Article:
Sinclair Students Create Benefit Concert for Dayton Children’s

Three Sinclair students are taking initiative for their community and hosting a benefit concert to make a change and support the music therapy program at Dayton Children’s Hospital.

Sarah Patrick, Bethany Baldwin and Julia Molnar put the concert together as part of a project for their public relations class, reaching out to several local businesses and artists that were willing to donate their time and talent for a good cause.

The concert, titled Tune Into Music Therapy takes place at 7 p.m. on Tuesday, April 30 at The Brightside (located at 905 E. Third Street), a venue built to showcase local musicians and other Dayton-centric events. The benefit includes performances by Libby Dietrix, Isicle, Bird Brain Breakfast and Todd the Fox.

These artists and the owners of The Brightside have offered their services to Patrick and her team in an effort to raise as much money for the cause as possible. Tickets are $10 at the door and 100 percent of the proceeds go to Dayton Children’s.

Andrew Shaffer, Sr. lab tech and manager of Sinclair’s guitar lab, and two students in the program, Shaun Gibson and Blake Kinderdine, have also donated their time and hard work, crafting a guitar kit (including an electric guitar, amp and accessories) for the cause.

All the musicians performing at the concert will be signing the guitar before donating it to the music therapy program at Dayton Children’s. For more information on the guitar lab, visit www.guitarbuilding.org.

From left to right: Andrew Shaffer, Blake Kinderdine, Sarah Patrick and Shaun Gibson

The students also went through Facebook to build awareness of the donor-funded program. They took pride in being able to reach out and have friends and family be a part of the journey with them.

Their efforts have already raised $1530 to the cause, and they anticipate making at least that much from the concert.

The aforementioned artists performing at the show are all on Facebook, and archives of their music are included on the site.

The music therapy program at Dayton Children’s is relatively new, being established in May 2017. It is primarily funded by donations of either money or musical equipment. Anyone can donate to the program.

Linsdey Steinbrunner, a certified music therapist and 2013 graduate of the University of Dayton, spoke on the effectiveness of the program on the Dayton Children’s website:

“Music therapy has so many uses – it can calm a child during a stressful time, it can provide an outlet for a child who doesn’t like to talk about their feelings, it can provide a distraction, it can contribute to stabilizing a newborn’s vital signs,” says Steinbrunner.

Steinbrunner and a patient playing music.

Patrick discussed the lofty goals the team set themselves up with at the beginning:

“I think a lot of people talk themselves out of really great opportunities, thinking it’s too crazy to work, or too big of an idea,” Patrick said. “Trust me, my original plan was to walk into the Fraze and give them this fabulous spiel that allowed us to use the venue free of charge, and then reach out to multiple great bands spread out from Cincinnati to Columbus and have them [come and] play for free.”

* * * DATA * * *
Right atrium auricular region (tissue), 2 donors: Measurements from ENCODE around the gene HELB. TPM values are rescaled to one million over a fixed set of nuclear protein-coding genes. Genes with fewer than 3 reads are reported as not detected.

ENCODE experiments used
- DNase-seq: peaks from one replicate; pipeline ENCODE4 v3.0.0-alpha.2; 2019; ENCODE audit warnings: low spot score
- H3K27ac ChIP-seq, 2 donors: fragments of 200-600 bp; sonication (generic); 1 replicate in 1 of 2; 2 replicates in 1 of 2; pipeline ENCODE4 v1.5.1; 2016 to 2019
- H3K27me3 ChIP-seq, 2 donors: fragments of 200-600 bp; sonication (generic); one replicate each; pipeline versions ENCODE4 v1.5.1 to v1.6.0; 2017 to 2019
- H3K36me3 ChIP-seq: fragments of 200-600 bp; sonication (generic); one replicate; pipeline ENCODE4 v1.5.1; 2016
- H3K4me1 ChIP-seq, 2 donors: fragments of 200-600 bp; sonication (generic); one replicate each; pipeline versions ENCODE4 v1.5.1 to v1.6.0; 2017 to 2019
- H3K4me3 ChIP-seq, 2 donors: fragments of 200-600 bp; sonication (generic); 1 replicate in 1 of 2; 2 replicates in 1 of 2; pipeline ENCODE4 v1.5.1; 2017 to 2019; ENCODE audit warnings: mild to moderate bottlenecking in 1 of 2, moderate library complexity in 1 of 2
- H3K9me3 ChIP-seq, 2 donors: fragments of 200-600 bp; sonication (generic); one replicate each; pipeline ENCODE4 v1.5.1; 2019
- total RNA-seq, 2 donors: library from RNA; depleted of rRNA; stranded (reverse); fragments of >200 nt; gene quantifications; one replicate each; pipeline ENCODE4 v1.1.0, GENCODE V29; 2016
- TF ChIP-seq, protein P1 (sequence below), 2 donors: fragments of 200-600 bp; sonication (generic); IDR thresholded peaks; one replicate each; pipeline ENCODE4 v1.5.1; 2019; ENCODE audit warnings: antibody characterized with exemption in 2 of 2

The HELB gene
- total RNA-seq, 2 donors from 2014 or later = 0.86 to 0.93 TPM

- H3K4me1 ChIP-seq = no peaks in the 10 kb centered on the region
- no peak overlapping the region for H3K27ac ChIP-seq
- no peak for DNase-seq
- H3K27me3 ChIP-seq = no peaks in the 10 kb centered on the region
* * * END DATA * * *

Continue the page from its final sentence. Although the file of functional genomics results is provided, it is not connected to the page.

The team dialed it back a bit, as they had only a semester’s worth of time to put the event together.

With the help of Libby Ballengee and Ian Baldwin, the three found more obtainable, and Dayton based musicians for the cause and a venue tailor-made for local groups and charities, The Brightside.

She and her team are thankful for the generosity of the artists performing at the show.

Patrick then spoke on the trials and tribulations that came with the project, as well as a professor who was instrumental in getting the project off the ground.

“…We have a great professor, Jessica McKinley, who has helped us throughout this project’s journey from the very beginning,” Patrick said. “The public relations class this project is for has taught me so much, all because Professor McKinley is teaching us in such a better way than just through a textbook, with hands-on experiences.”

The Brightside, located on 905, E. Third Street and the location of the benefit concert.

She continues:

“While working on the event, it has taught me the challenges, things like compromising and getting the approval to do certain things takes a lot of time and sometimes gets lost in communication limbo,” Patrick states. “We were working with a lot of organizations (Brightside Music & Events Venue, all four musical groups, HPAC representatives, and Dayton Children’s), most donating their time to the cause so it was always stressful making sure we weren’t taking advantage of their kindness but also making this a great event.”

She also gave some words of advice and encouragement to those who want to make a similar impact on their communities.

“You can have big ideas, you just have to give yourself the push to find a way to make it happen!” Patrick stated. “It isn’t just you who wants to help a group or organization, there are so many people in our community that jump at the opportunity! We definitely learned that in doing this. Not everything goes according to plan, but it has taught us to have multiple backups, a thick skin and to stay positive!”

With the knowledge and experience gained from the project, Patrick is confident in her abilities and still has high hopes for the future.

“And eventually, who knows, I may be walking into the Fraze with the intention of planning a benefit concert that has tons of great musicians coming from all over Ohio to help organizations like Dayton Children’s Hospital, it will just take a lot more time and a lot more people helping!” She exclaimed. “I’ll never doubt it can be done!”

Henry Wolski
Executive Editor

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